We were pointing our cameras at the prosecution. It didn’t matter to us if Steven was guilty or innocent – the outcome of the trial was not going to change the story. The story was: how was he treated as the accused? So I don’t know how we could have proven something about his guilt or innocence.
Laura: When we say prosecution, we don’t mean the team. It’s the investigative process, and what we’re trying to show is the experience of this particular accused person and his co-defendant, Brendan Dassey. We chose Steven because of his unique status. For Steven, it was a circumstantial evidence case presented. In Part 2, Ken Kratz refers to it as such, and he talks about as a circumstantial forensic case – so facts were in dispute. That’s why Steven felt compelled to take it to trial. We spent a number of episodes in part 1 showing the trial, partly because we’re storytellers and the story is conflict driven.
Is it frustrating knowing that people think the story is solved?
Laura: I can understand why people might come away thinking that they have the full picture of the trial, and the reality is that we can’t include everything. We’ve never thought ‘people can just watch this, and feel like they have enough to go on the question of innocence’. The burden of proof on the state is whether they can prove his guilt beyond reasonable doubt, and if they fail to meet that standard, it doesn’t mean he’s innocent, it just means that they haven’t met the burden. What we were hoping for people to come away from in Part 1 was understanding how complex all this is. Maybe in some ways, some people can do their own part. Like, next time they see a perp walk – don’t assume you have the full story of the accused. In Part 2 we’re definitely documenting and trying to show the experience of someone convicted, serving life and challenging their sentence.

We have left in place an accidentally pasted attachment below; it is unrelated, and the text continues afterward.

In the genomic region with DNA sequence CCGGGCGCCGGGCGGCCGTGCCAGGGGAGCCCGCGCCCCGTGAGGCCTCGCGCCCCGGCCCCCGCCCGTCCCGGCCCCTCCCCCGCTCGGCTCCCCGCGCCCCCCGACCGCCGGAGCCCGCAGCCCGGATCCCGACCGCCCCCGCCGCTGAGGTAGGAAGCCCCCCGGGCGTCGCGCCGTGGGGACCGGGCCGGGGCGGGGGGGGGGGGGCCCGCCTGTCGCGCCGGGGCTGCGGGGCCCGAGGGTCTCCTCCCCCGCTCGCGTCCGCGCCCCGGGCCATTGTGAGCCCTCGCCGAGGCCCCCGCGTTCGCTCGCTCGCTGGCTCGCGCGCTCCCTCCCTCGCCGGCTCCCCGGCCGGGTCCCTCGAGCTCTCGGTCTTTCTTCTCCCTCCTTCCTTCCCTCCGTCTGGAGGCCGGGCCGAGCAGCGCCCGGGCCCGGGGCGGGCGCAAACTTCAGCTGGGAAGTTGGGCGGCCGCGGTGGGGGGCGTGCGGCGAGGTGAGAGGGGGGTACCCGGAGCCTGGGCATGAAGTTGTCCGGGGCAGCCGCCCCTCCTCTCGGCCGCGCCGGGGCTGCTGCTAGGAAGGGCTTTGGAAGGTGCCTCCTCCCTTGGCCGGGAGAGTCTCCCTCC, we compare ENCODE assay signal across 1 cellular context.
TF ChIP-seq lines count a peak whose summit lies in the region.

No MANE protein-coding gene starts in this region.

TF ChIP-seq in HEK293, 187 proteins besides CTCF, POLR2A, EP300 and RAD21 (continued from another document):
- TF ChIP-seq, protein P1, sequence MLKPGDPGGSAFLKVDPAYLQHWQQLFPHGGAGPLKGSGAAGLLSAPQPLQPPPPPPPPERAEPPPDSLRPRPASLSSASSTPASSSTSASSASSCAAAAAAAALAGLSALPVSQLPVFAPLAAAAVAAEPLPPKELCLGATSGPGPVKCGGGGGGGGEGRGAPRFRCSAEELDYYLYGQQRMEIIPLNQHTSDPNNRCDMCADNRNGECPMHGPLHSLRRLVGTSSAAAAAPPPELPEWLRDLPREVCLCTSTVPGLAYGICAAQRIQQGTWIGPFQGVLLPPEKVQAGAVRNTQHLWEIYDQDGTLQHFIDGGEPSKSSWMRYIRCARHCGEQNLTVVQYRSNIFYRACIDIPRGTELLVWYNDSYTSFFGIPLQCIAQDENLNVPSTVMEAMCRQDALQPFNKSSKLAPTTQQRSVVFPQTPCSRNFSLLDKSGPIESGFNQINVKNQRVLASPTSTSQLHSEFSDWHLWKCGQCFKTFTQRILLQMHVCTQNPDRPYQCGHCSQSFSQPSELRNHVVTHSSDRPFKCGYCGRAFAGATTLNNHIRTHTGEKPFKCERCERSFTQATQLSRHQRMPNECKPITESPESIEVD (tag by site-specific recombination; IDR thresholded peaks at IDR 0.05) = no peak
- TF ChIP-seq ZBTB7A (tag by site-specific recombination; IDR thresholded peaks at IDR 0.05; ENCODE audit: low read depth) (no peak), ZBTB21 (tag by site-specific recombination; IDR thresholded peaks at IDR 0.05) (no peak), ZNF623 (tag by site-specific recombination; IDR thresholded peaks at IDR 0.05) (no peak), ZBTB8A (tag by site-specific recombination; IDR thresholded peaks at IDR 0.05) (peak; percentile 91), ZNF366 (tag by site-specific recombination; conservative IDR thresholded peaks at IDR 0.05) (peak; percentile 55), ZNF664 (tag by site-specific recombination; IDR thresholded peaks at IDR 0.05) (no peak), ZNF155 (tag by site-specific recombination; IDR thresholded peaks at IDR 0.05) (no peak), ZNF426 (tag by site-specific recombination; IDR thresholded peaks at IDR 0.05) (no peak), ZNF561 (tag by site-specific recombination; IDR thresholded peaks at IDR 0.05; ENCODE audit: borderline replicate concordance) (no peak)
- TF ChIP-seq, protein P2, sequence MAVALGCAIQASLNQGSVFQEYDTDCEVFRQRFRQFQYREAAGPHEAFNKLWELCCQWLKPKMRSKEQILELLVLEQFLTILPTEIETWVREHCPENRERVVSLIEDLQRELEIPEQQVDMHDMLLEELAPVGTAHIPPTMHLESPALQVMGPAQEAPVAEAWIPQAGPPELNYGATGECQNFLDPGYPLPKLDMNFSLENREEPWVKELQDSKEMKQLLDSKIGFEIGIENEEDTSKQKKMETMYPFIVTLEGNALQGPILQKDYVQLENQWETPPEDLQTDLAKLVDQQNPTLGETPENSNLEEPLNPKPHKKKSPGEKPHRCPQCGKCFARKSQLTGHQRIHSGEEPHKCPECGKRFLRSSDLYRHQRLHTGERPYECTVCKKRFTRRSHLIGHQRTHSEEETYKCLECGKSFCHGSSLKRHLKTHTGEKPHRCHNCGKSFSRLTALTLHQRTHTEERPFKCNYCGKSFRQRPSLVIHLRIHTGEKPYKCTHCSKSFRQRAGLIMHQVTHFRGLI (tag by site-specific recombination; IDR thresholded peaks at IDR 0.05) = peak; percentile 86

It didn’t matter to us if Steven was guilty or innocent – the outcome of the trial was not going to change the story.
Was there someone who wished you had got involved with the story?
Moira: The whole reason Part 1 exists was because of all the things we didn’t have or forgot about. We focused what we did have. That list that appears in the credits of the opening episodes of people we reached out to from all sides that would have appeared in Part 1, had we thought you need to include a list or you’re going to get a load of questions. They’re all people we invited to partake. Our approach is that we ask people who have first hand experience and are connected and affected by the story.
It seems like the Halbach family are notably absent…
Moira: I would disagree that they are absent. In Part 1, Mike Halbach is present via a number of press conferences, and I’d like to think that anyone who has watched Part 1 gets a clear sense of what their point of view is. We invited the family to participate in both Part 1 and 2 and they declined.
Barack Obama was forced to respond to a petition that wanted to free Steven Avery in 2016. How do you think President Trump would have responded?
Moira: The President had no role in pardoning state prisoners, as you see. So I don’t know what his response would be. In Part 2, what you see is people arguing their case to get into court to have an opportunity to argue their case. Most of what they’re up against is stuff that’s been in place and established, so it’s not necessarily about who’s in the White House at the moment.
Will there be a Part 3?
Moira: The short answer is, maybe?
Making A Murderer Part 2 is on Netflix now